at Preprocessor Options (Using the GNU Compiler Collection (GCC)) we can find a flag
-fpreprocessed Indicate to the preprocessor that the input file has already been preprocessed. This suppresses things like macro expansion, trigraph conversion, escaped newline splicing, and processing of most directives. The preprocessor still recognizes and removes comments, so that you can pass a file preprocessed with -C to the compiler without problems. In this mode the integrated preprocessor is little more than a tokenizer for the front ends. -fpreprocessed is implicit if the input file has one of the extensions ‘.i’, ‘.ii’ or ‘.mi’. These are the extensions that GCC uses for preprocessed files created by -save-temps.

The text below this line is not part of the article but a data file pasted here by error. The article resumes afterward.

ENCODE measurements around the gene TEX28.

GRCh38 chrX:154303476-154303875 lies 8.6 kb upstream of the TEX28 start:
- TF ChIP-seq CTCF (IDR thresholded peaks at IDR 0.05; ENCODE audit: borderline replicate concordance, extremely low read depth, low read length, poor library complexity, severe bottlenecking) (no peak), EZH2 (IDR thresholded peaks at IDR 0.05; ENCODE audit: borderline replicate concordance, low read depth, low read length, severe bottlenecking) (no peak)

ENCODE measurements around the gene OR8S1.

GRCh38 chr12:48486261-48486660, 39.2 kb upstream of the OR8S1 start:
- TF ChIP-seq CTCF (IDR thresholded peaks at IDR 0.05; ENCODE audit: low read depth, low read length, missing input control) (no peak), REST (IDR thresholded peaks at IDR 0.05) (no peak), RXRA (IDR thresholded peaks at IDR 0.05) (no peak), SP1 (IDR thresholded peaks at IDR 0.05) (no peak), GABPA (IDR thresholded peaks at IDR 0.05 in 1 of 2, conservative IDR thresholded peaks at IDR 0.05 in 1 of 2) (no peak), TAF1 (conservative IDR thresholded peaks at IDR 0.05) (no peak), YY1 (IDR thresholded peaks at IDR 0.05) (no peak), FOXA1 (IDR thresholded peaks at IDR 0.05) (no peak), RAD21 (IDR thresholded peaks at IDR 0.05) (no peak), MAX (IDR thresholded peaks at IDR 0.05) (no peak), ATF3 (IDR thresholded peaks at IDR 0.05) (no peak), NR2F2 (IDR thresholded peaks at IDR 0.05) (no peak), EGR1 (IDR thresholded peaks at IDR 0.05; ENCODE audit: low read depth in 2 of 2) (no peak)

any flag on clang have the same behavior: “just want run preprocessor -E and do not check the macro”
//////example.cpp #include "1.h" #if TEST_MACRO == 2 #else #error "unsupport TEST_MACRO" #endif
- when use command: gcc -w -x c -fpreprocessed -dD -E
we can get preprocessor
- when use command: clang -w -x c -dD -E
will get error like:
#error "unsupport TEST_MACRO"
so any flag on clang can do the same things